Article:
TALES FROM HUMBER: It’s hard for international students to enter the Canadian job market

by | Apr 22, 2021 | Opinion, Tales From Humber

Before coming to Canada from Brazil two years ago, I repeatedly heard people say they would find all kinds of opportunities here. Arriving here, for some time I lost hope, but last week I finally learned what they meant.

I was about to start my first semester at Humber College and at the time I didn’t know anything about the Canadian job market, but thanks to the lectures the college gave to new students, I discovered not only was I not qualified, but I was restricted by law in how much I can work, which would make the process even more challenging.

In my country, it isn’t normal for teenagers to work while in school. Those that do work, only do it because they really need to, and unfortunately, they often end up dropping out of school because they just can focus on working.

One significant reason people look for opportunities in other countries is that Brazil does not have many job openings because of an economic crisis. It is extremely competitive for people with experience and a degree to find one, and almost impossible to find work without both.

In Canada, the only difference is the lack of an economic crisis. There are many job opportunities in the country. But the problem this time was my lack of experience and realizing international students could only work 20 hours while studying.

I spent a few fruitless months sending resumes until early 2020. When the pandemic started, I took advantage of classes being transferred to online and returned to Brazil to be with my family. I spent almost a year in my country, and when I returned, I was more determined than ever to get a job.

Before the pandemic started, I met other Brazilian international students who had been in the country longer and one offered tips on several things, including how to find a job.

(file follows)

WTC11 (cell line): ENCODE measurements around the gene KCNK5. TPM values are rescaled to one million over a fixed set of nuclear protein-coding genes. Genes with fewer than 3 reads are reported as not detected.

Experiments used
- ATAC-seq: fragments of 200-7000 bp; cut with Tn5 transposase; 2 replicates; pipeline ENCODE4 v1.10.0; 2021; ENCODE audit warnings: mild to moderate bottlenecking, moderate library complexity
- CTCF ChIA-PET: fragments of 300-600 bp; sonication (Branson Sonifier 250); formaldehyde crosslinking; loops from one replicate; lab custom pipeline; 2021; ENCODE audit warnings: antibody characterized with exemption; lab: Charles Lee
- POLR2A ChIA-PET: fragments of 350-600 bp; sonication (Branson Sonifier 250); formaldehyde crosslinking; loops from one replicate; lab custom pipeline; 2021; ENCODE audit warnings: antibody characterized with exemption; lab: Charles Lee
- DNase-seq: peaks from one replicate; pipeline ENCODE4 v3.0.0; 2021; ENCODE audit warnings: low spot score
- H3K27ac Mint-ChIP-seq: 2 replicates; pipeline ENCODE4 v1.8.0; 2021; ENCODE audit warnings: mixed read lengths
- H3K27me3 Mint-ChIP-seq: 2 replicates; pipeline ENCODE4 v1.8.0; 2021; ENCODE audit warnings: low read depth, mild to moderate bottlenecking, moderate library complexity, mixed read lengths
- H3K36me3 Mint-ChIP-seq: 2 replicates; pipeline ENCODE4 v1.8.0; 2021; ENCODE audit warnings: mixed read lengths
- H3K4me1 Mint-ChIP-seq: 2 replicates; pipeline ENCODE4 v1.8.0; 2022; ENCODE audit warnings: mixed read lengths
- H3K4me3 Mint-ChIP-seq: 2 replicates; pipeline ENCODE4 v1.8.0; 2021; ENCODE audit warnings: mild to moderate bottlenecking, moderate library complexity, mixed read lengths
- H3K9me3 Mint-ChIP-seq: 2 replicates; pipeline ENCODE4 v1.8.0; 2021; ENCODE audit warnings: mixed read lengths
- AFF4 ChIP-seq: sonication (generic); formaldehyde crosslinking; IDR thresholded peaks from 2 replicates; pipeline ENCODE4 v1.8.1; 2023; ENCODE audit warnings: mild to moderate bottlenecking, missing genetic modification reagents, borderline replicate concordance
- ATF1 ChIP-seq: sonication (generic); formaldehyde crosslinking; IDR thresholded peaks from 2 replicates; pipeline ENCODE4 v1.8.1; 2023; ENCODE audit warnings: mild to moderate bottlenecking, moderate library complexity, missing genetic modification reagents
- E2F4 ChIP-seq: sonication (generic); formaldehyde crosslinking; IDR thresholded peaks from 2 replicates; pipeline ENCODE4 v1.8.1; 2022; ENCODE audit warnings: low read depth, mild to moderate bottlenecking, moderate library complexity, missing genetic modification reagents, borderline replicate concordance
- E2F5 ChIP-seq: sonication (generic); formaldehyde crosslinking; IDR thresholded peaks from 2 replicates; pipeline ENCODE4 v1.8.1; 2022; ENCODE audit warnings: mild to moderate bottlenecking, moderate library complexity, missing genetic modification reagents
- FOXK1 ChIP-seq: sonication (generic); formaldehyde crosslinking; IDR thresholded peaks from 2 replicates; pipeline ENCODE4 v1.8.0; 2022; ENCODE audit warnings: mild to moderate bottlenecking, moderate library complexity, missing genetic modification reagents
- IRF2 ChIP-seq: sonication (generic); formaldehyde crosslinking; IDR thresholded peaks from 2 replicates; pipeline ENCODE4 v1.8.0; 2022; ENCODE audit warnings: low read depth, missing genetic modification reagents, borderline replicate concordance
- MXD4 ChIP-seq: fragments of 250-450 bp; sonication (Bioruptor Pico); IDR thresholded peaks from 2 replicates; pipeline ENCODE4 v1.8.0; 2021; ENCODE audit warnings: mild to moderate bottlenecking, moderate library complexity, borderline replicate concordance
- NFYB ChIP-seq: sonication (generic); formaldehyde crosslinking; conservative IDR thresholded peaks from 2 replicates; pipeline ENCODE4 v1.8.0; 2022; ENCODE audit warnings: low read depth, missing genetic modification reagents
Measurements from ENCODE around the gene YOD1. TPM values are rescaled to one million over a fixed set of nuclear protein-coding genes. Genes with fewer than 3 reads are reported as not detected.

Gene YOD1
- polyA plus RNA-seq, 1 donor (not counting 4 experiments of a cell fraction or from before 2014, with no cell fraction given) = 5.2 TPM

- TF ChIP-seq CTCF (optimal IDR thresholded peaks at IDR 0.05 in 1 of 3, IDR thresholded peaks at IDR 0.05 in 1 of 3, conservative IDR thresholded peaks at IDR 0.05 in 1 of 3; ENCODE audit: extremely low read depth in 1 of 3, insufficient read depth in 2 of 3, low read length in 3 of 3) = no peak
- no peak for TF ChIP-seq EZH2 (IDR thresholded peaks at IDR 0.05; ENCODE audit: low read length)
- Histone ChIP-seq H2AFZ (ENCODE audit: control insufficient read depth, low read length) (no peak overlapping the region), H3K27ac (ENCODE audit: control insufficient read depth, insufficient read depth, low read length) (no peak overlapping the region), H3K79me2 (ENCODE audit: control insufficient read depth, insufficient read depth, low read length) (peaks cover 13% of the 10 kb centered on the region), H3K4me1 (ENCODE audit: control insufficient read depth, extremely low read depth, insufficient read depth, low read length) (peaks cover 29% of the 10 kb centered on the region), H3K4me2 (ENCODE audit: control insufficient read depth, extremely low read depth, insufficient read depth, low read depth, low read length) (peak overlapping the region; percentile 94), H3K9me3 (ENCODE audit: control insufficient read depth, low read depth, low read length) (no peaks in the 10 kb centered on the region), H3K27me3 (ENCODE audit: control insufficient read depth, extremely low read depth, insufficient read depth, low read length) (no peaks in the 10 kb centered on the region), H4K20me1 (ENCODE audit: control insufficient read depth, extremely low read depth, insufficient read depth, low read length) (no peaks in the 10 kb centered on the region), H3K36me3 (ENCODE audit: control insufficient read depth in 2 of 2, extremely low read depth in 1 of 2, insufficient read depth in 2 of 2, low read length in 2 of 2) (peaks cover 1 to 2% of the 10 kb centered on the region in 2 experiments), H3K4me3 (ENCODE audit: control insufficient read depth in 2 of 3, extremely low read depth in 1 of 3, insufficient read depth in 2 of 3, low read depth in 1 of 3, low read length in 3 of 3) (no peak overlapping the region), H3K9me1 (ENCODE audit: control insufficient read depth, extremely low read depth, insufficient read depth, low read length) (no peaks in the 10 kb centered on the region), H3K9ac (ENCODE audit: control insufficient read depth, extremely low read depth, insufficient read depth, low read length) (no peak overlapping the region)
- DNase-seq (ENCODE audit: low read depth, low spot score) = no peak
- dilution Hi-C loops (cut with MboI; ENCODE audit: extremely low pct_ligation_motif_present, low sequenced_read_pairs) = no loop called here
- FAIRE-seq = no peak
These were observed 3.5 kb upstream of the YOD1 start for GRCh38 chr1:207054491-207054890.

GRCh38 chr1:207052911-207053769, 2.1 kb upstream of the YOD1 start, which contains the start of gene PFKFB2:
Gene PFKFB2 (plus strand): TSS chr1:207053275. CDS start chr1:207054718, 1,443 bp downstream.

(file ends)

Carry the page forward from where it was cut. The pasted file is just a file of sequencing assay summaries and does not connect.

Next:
I sought her guidance, adding experiences I had in college, in my field, and the extra courses I took while on vacation. I updated my profiles on employment websites and then sent out resumes.

I spent two weeks sending them to all the job openings I could find on websites.

I had the first job interview in the second week of my campaign. The interview was through a new internet tool that allows you record videos of one minute. I recorded seven videos, one for each question asked by interviewers. I was very excited but thought I wasn’t going to get it.

While waiting for that rejection, I was called for two other job interviews, this time in person: one for a not-famous food chain and the other for a restaurant. The first one had many people waiting to be interviewed, and I waited in that long line for my turn.

The interview went well, but I knew there were many others more qualified than I, so I went home knowing I would probably not be called back.

Of all the 30 resumes I sent, I was only called for three interviews and two of them already seemed lost. Nevertheless, I remained excited going to the next day’s interview at the restaurant.

The day started with everything conspiring towards not working out. I had to go to the library before to print more copies of my resume, and it looked like I was going to be late because of traffic.

I managed to arrive five minutes early and as soon as I entered the eatery I felt it was going to work out. The place was beautiful and the atmosphere felt familiar. During the interview, I was told several times they understood my lack of experience but admired my determination.

This week I finished training. It was very hard, but I did better than I expected.

And the best part was finding out the owner is an immigrant who came here looking for better opportunities and decided to believe in me.